In November, he successfully challenged the French government’s proposed 30-person limit on Mass attendance amid rising coronavirus cases.
In early December, he had a private audience with Pope Francis in which he discussed French President Emmanuel Macron’s initiative against “Islamist separatism.”
That may have left him little time to reflect on the condition of the Church in France, often described as the “eldest daughter of the Church” because the Frankish King Clovis I embraced Catholicism in 496.
As a remarkably testing year for Church leaders draws to a close, the 58-year-old archbishop assessed the strengths and weaknesses of French Catholicism today.
The first thing he mentioned was the clerical abuse crisis. An independent commission reported in June that at least 3,000 children were sexually abused by around 1,500 Catholic clergy or officials in France over the last seven decades.
“The revelation of sexual assaults committed by priests on minors or abuses of power against vulnerable people is prompting the work of bishops, religious superiors, and a certain number of faithful responsible for movements or associations,” he said.
“However, it is noteworthy that French society as a whole has confidence in the Church that it is making serious progress in this area. Without prejudging the outcome of this work, which should be completed in a few months, it is certain that priestly ministry will be illuminated and repositioned.”
“It is a question of abandoning any model of social control or supervision of society in favor of a ministry of accompaniment toward Christ (something to which Pope Francis strongly calls). The light shed on these facts is a gift of the mercy of God who wants to purify his Church.”
Moulins-Beaufort said that vocations to the priesthood and religious life were “at a mediocre level,” apart from in a few dioceses, priestly societies, and religious communities.
But he sounded an upbeat note about young Catholics, who took part in protests when public Masses were suspended this year and have led efforts to protect churches from vandalism.
“Catholic youth are often impressive: in fervor, in a sense of the poor, in a taste for prayer, especially adoration, of rather radical life choices... This no longer fills the seminaries and novitiates but promises rather impressive generations of lay people,” he said.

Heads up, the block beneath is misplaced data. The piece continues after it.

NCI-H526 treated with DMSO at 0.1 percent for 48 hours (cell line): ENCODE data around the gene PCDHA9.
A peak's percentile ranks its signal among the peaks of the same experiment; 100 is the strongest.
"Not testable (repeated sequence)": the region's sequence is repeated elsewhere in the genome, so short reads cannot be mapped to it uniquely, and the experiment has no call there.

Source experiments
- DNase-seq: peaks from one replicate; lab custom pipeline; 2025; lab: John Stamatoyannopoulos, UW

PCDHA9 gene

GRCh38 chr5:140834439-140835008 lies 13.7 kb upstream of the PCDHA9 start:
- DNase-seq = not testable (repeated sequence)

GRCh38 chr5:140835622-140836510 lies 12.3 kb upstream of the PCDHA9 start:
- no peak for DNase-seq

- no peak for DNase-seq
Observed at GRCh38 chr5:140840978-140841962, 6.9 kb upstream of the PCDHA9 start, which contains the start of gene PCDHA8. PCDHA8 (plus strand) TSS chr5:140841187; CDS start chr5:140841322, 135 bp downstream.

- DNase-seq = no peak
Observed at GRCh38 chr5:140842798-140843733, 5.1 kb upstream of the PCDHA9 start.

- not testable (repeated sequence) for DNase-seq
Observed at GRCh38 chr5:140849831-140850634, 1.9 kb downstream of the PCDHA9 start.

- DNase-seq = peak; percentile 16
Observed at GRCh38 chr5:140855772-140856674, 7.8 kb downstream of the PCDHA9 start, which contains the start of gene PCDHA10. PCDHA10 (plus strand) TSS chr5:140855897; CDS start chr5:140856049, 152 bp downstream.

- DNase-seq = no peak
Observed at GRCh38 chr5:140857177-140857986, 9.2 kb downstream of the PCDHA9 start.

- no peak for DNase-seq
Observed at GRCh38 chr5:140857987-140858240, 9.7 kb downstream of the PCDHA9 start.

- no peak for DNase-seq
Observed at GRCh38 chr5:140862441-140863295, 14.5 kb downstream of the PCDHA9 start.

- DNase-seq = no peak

He explained that all of France’s 100 or so dioceses were seeking a “pastoral transformation.” This requires a reordering of the tria munera, the three duties of teaching, sanctifying, and governing, allied to Christ’s threefold office of Prophet, Priest, and King.
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“It is fundamentally a question of putting the tria munera in order,” he said, “while ‘governing’ has taken on more and more importance, but in the degraded form of ‘administering,’ bishops and priests must proclaim the Word of God, the good news of salvation, then sanctify and finally govern, which is not primarily to administer but to lead souls (that is, people in their singular freedom) in God’s ways, where God comes to meet them.”
Asked to name the greatest challenge facing society, he said it was “the transition from a world where the essence of what a human being does is ordered by duty to a world where each person wants to do only that which will contribute to his or her personal fulfillment.”
“There is something in this passage about the change from law to grace that St. Paul discovers in Christ Jesus, but we can clearly feel that the two movements do not overlap,” he commented.
“How can we help as many people as possible to perceive faith as the entry into a richer, more vibrant, more joyful, more fraternal humanity?”
In recent years, French Catholics have found themselves among the targets of Islamist terrorism, not only in Nice but also at Saint-Étienne-du-Rouvray in 2016, when Fr. Jacques Hamel was killed at Mass by two attackers who had pledged allegiance to the Islamic State.
Moulins-Beaufort said that the Church’s response to the violence was marked by calm, dignity, and an absence of fear. He stressed that Catholics accepted the “signs of friendship and fraternity” offered by Muslims in the wake of terrorist attacks.